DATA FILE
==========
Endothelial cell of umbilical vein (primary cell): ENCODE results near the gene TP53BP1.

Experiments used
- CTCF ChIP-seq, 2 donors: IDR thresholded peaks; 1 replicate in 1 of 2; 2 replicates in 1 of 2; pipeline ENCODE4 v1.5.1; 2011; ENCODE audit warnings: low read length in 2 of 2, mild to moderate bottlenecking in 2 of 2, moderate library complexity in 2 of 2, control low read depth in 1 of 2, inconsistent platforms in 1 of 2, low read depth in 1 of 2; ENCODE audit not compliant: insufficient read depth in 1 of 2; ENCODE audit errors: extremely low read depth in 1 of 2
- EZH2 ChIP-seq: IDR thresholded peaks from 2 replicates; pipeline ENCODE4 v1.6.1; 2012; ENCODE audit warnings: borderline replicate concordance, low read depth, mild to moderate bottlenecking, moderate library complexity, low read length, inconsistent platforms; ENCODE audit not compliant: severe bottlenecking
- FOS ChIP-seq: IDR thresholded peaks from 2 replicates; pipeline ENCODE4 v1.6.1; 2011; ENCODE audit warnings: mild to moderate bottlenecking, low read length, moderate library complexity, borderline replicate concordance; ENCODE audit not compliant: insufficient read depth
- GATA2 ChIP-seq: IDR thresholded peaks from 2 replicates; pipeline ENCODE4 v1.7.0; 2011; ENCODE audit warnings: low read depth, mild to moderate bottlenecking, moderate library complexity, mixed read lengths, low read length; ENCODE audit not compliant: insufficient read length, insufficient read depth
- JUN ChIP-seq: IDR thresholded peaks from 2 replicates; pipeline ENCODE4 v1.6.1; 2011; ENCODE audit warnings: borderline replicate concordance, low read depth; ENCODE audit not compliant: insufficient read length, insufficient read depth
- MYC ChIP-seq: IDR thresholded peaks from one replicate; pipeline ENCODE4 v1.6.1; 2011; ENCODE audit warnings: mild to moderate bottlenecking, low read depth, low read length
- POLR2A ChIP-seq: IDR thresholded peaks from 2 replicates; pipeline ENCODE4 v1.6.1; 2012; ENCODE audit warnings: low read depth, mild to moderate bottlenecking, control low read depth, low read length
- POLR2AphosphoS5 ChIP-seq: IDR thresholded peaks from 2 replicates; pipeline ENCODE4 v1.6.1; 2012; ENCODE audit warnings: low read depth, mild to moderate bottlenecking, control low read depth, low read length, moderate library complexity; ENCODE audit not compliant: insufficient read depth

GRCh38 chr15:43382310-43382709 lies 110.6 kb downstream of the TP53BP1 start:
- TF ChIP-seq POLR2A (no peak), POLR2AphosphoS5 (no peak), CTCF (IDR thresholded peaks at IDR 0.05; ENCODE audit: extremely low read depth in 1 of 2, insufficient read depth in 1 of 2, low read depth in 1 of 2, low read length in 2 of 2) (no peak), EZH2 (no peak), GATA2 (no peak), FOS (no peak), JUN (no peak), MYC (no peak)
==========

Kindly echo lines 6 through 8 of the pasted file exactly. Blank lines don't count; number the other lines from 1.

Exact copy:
- GATA2 ChIP-seq: IDR thresholded peaks from 2 replicates; pipeline ENCODE4 v1.7.0; 2011; ENCODE audit warnings: low read depth, mild to moderate bottlenecking, moderate library complexity, mixed read lengths, low read length; ENCODE audit not compliant: insufficient read length, insufficient read depth
- JUN ChIP-seq: IDR thresholded peaks from 2 replicates; pipeline ENCODE4 v1.6.1; 2011; ENCODE audit warnings: borderline replicate concordance, low read depth; ENCODE audit not compliant: insufficient read length, insufficient read depth
- MYC ChIP-seq: IDR thresholded peaks from one replicate; pipeline ENCODE4 v1.6.1; 2011; ENCODE audit warnings: mild to moderate bottlenecking, low read depth, low read length